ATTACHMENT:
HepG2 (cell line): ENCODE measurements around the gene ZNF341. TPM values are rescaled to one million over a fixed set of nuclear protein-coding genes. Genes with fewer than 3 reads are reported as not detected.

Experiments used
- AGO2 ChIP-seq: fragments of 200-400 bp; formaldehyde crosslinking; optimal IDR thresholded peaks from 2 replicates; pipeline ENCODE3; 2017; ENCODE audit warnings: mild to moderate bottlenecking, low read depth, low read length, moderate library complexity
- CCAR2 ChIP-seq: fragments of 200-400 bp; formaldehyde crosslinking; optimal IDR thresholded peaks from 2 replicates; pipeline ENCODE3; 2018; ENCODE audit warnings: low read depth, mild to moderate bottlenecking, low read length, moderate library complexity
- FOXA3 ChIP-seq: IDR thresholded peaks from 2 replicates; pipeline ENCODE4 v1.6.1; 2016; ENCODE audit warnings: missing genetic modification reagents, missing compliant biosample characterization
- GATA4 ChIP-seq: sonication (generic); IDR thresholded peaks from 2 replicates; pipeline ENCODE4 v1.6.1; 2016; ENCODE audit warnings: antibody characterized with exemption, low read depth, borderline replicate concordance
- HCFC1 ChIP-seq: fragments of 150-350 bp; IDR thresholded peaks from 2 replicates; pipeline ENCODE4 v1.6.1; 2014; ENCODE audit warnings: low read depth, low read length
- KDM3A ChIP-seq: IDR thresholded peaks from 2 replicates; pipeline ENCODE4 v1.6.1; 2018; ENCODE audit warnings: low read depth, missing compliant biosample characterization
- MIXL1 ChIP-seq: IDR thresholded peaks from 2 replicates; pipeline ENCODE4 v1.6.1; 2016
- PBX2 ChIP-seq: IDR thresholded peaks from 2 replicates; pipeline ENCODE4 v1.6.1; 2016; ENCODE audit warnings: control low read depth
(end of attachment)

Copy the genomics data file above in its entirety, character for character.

HepG2 (cell line): ENCODE measurements around the gene ZNF341. TPM values are rescaled to one million over a fixed set of nuclear protein-coding genes. Genes with fewer than 3 reads are reported as not detected.

Experiments used
- AGO2 ChIP-seq: fragments of 200-400 bp; formaldehyde crosslinking; optimal IDR thresholded peaks from 2 replicates; pipeline ENCODE3; 2017; ENCODE audit warnings: mild to moderate bottlenecking, low read depth, low read length, moderate library complexity
- CCAR2 ChIP-seq: fragments of 200-400 bp; formaldehyde crosslinking; optimal IDR thresholded peaks from 2 replicates; pipeline ENCODE3; 2018; ENCODE audit warnings: low read depth, mild to moderate bottlenecking, low read length, moderate library complexity
- FOXA3 ChIP-seq: IDR thresholded peaks from 2 replicates; pipeline ENCODE4 v1.6.1; 2016; ENCODE audit warnings: missing genetic modification reagents, missing compliant biosample characterization
- GATA4 ChIP-seq: sonication (generic); IDR thresholded peaks from 2 replicates; pipeline ENCODE4 v1.6.1; 2016; ENCODE audit warnings: antibody characterized with exemption, low read depth, borderline replicate concordance
- HCFC1 ChIP-seq: fragments of 150-350 bp; IDR thresholded peaks from 2 replicates; pipeline ENCODE4 v1.6.1; 2014; ENCODE audit warnings: low read depth, low read length
- KDM3A ChIP-seq: IDR thresholded peaks from 2 replicates; pipeline ENCODE4 v1.6.1; 2018; ENCODE audit warnings: low read depth, missing compliant biosample characterization
- MIXL1 ChIP-seq: IDR thresholded peaks from 2 replicates; pipeline ENCODE4 v1.6.1; 2016
- PBX2 ChIP-seq: IDR thresholded peaks from 2 replicates; pipeline ENCODE4 v1.6.1; 2016; ENCODE audit warnings: control low read depth